After months of drama stemming from flaky review units and questionable design choices, Samsung is finally ready to sell Galaxy Fold in the US. Assuming you have $1,980 at the ready, you can claim your own foldable on September 27th from either AT&T (in case you're already a subscriber) or from Best Buy or Samsung retail locations (which sell unlocked and AT&T models.) As always, though, we're left with one significant question: Should you actually buy one of these things?
Well, it really depends on how strongly you trust Samsung. When the Fold launched in Korea and parts of Europe earlier this month, Samsung provided customers with what it calls "Premier Service," which includes one-on-one help getting started with the Fold and its accessories, plus "direct access to Samsung experts" for 24/7 guidance and support. That's helpful, and helps make the Fold's cost just a little more palatable, but the real deciding factors are the physical fixes Samsung made to its first foldable.
We didn't run into any significant issues while preparing our original Galaxy Fold review, but some reviewers damaged their devices by attempting to remove a protective plastic layer that looked like a screen protector. In this new design, Samsung extended that protective layer to tuck under the internal screen's bezels, making it (theoretically, at least) non-removable. Samsung also sealed off the hinge's top and bottom edges to prevent dirt and debris from entering the phone and wreaking havoc on its innards. And beyond that, there are extra metal layers beneath the foldable screen itself — combine that with a more secure locking mechanism for the hinge, and we're left with a version of the Galaxy Fold that feels noticeably sturdier than the one we fully tested back in April.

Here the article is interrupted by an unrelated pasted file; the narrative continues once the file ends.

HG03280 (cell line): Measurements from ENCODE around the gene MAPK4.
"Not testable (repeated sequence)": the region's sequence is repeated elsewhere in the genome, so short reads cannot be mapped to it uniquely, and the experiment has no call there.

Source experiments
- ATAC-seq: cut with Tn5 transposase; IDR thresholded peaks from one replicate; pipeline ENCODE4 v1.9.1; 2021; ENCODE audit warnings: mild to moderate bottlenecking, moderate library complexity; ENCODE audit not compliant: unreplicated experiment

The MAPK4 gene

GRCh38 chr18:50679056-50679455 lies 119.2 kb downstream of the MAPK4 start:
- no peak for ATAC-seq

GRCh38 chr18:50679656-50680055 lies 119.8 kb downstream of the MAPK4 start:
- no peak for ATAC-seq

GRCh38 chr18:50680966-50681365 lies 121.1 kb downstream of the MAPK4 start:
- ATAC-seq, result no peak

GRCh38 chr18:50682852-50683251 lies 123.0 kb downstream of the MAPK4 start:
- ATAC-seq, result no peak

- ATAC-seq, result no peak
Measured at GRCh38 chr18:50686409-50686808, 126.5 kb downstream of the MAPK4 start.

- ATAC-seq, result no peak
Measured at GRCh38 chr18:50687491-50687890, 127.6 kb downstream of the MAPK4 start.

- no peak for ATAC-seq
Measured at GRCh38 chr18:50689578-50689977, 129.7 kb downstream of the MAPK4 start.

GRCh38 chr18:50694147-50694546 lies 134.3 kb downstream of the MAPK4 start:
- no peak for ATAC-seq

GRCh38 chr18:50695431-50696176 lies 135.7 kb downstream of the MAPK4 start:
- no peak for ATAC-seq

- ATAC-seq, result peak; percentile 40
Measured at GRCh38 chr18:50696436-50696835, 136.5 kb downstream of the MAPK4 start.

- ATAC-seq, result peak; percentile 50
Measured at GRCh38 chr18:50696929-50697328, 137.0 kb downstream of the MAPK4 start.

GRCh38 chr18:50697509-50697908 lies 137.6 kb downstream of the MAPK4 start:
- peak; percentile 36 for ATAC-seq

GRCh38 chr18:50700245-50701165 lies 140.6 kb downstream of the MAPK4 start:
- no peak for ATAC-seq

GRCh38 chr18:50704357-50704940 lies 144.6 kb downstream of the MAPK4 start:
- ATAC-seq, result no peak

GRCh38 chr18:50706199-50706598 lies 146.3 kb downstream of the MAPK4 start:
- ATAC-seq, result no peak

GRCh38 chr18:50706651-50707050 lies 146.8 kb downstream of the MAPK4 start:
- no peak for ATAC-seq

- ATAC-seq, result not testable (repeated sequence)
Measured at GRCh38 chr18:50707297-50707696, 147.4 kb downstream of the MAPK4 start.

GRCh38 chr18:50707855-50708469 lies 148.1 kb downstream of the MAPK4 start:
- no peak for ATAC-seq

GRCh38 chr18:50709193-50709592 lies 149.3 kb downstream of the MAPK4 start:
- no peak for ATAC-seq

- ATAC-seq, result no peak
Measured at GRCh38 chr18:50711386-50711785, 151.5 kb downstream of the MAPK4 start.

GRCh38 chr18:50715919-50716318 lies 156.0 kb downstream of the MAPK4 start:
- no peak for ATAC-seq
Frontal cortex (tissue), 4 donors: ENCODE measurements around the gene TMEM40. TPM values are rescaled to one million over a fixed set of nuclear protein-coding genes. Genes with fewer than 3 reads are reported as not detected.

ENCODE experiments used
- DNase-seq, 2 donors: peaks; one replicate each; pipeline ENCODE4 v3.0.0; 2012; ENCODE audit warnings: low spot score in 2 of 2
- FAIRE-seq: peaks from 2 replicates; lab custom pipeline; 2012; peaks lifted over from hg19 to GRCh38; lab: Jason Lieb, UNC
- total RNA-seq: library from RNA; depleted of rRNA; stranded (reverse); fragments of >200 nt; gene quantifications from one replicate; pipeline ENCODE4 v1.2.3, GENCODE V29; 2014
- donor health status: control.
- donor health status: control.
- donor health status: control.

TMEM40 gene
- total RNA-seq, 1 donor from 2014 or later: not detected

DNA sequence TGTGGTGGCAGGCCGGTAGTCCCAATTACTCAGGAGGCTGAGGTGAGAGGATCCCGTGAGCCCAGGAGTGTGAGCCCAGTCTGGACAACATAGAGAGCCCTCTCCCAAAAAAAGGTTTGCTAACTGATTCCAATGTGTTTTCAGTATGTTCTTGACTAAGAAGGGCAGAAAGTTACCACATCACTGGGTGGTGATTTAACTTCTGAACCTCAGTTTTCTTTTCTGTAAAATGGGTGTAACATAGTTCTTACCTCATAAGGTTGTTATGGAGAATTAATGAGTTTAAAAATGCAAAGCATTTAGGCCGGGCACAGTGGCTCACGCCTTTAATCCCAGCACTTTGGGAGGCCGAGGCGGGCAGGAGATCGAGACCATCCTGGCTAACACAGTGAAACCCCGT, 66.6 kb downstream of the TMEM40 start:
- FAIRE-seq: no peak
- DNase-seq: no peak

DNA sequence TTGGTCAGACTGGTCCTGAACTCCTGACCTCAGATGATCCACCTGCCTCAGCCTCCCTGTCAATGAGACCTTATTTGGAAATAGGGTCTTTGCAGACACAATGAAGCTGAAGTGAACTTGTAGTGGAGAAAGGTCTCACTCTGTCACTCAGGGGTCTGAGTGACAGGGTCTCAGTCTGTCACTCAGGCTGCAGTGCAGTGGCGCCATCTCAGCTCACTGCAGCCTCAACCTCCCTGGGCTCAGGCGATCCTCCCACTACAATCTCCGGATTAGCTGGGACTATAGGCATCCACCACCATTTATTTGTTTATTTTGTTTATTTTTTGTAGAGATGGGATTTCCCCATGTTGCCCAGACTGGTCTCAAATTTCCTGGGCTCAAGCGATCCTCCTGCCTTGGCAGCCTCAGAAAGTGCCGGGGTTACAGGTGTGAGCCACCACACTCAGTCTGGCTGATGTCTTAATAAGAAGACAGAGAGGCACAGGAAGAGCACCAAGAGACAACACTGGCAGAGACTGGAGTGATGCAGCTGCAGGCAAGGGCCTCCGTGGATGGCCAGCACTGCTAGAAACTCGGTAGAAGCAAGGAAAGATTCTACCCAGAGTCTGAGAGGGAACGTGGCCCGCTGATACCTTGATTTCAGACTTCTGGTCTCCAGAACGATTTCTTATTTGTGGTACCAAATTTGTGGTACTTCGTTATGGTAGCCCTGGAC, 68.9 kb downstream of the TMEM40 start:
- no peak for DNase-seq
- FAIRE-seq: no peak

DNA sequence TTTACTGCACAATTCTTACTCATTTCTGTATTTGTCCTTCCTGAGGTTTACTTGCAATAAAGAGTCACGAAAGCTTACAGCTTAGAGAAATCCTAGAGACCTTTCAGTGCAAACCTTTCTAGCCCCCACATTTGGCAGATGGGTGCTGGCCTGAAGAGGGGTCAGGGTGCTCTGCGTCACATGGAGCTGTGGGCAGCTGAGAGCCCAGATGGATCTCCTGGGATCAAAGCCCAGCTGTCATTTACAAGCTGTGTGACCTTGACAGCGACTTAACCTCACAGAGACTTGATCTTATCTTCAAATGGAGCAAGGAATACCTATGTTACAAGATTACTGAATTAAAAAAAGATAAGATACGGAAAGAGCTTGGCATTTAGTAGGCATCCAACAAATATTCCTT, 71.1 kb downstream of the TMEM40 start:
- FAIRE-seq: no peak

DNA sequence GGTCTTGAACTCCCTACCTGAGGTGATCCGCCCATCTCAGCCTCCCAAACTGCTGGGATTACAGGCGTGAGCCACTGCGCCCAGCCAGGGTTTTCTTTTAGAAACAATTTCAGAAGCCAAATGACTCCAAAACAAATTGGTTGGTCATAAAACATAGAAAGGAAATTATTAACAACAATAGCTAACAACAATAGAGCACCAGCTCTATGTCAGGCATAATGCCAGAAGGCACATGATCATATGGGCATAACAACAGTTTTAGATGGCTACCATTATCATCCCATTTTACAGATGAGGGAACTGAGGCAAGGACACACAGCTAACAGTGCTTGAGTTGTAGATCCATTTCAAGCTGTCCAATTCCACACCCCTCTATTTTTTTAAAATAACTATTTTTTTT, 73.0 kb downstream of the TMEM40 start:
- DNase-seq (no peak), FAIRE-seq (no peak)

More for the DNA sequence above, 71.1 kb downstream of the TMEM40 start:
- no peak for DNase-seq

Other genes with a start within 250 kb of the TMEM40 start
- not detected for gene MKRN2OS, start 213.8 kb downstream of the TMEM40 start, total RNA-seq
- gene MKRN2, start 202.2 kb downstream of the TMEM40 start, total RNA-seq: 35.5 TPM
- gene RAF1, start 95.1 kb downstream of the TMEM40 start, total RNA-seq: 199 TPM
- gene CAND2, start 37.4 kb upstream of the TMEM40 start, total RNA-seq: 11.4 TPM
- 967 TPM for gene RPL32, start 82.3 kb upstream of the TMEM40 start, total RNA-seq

Even with all that said, the Fold's fundamental design means you'll have to treat it more gently than most smartphones -- Samsung even issued a reminder earlier this week that you should be extra careful with it. Until we've received one for final, final testing, it's tough to say whether Samsung's redesign is enough to make the Galaxy Fold more than just the expensive experiment we already thought it was. Still, now that we have an official launch date on the books, we can all finally start to move on with our lives. (That is, unless, something else goes terribly awry.)
All products recommended by Engadget are selected by our editorial team, independent of our parent company. Some of our stories include affiliate links. If you buy something through one of these links, we may earn an affiliate commission.
Popular on Engadget
Apex's electric supercar includes an AR race coach and partial self-driving